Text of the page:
An increasing number of pacemakers, insulin pumps and other medical devices incorporate software and can also connect to the Internet, hospital networks or smartphones. In this way, diagnostic data can be transmitted and evaluated in real time using for instance artificial intelligence (AI), thus allowing anomalies to be detected at an early stage and precise statements to be made about treatment effectiveness. Connectivity also serves to monitor performance of a device or equipment, enabling medical staff to respond quickly in case of failure or malfunction.
However, the increasing use of connected medical devices is fraught with significant cyber-risks. Cybercriminals are interested in confidential information, such as patients’ names and addresses or health data, including existing illnesses, prescribed medication and treatments, and insurance information. In a worst-case scenario, hackers exploit vulnerabilities to gain control of medical devices and manipulate their clinical performance, which may result in severe health damage. In 2017, for example, the FDA ordered the recall of 465,000 pacemakers from the market over a vulnerability which would have allowed unauthorized access by third parties.
The Legal Framework in Europe and the U.S.
Annex I to the Medical Device Regulation (EU) 2017/745 lists general safety and performance requirements. The Annex also includes six explicit cybersecurity requirements. These cybersecurity requirements of the regulation are described in far greater detail in the guidance document “MDCG 2019-16 Guidance on Cybersecurity for medical devices,” published by the Medical Device Coordination Group. In the U.S., the FDA has also published several guidance documents since 2014, the most recent entitled “Cybersecurity in Medical Devices: Quality System Considerations and Content of Premarket Submissions” (currently still in the draft stage). On top of that, there is the U.S. Cybersecurity Framework from the National Institute of Standards and Technology (NIST).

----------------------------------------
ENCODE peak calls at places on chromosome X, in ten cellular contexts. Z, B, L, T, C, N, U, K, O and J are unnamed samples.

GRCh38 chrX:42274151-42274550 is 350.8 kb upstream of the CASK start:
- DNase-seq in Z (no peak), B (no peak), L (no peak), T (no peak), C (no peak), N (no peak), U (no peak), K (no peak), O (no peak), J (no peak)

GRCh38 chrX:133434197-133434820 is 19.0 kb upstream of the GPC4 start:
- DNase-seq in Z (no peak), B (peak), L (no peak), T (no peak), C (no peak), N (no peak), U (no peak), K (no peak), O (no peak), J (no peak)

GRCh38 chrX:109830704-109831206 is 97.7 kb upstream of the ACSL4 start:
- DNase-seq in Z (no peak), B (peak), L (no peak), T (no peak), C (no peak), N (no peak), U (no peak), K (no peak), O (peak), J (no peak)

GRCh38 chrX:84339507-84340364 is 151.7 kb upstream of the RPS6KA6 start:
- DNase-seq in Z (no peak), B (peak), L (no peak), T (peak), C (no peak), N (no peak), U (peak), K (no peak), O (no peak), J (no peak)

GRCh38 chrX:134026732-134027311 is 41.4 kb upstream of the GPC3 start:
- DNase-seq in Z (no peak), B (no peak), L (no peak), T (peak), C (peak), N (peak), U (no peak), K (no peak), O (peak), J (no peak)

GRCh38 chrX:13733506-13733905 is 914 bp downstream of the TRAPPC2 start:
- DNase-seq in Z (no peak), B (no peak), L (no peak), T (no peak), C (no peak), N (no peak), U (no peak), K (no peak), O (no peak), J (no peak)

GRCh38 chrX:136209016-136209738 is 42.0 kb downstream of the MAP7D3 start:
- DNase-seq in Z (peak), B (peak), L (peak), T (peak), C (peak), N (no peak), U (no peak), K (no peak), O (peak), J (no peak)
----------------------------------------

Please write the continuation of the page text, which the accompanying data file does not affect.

There is rising public awareness that increasing cyberthreats are calling for practice-focused protection measures. The introduction of Technical Report IEC TR 60601-4-5, setting out technical cybersecurity requirements that are widely accepted by the industry, is further proof of this. However, no general consensus has been reached to date on an approach that would cover the entire life cycle of health software from its development to post-market activities after being placed on the market.
New IEC Standard Explicitly Addresses Cybersecurity
The International Electrotechnical Commission (IEC) has now addressed this issue. After three years of extensive discussion and debate, it published its security life cycle standard for health software in late 2021: IEC 81001-5-1 “Health software and health IT systems safety, effectiveness and security – Part 5-1: Security – Activities in the product life cycle.” The standard addresses the challenges of software-related cybersecurity in medical devices, complementing the software life-cycle standard IEC 62304 “Medical device software – Software life cycle processes”.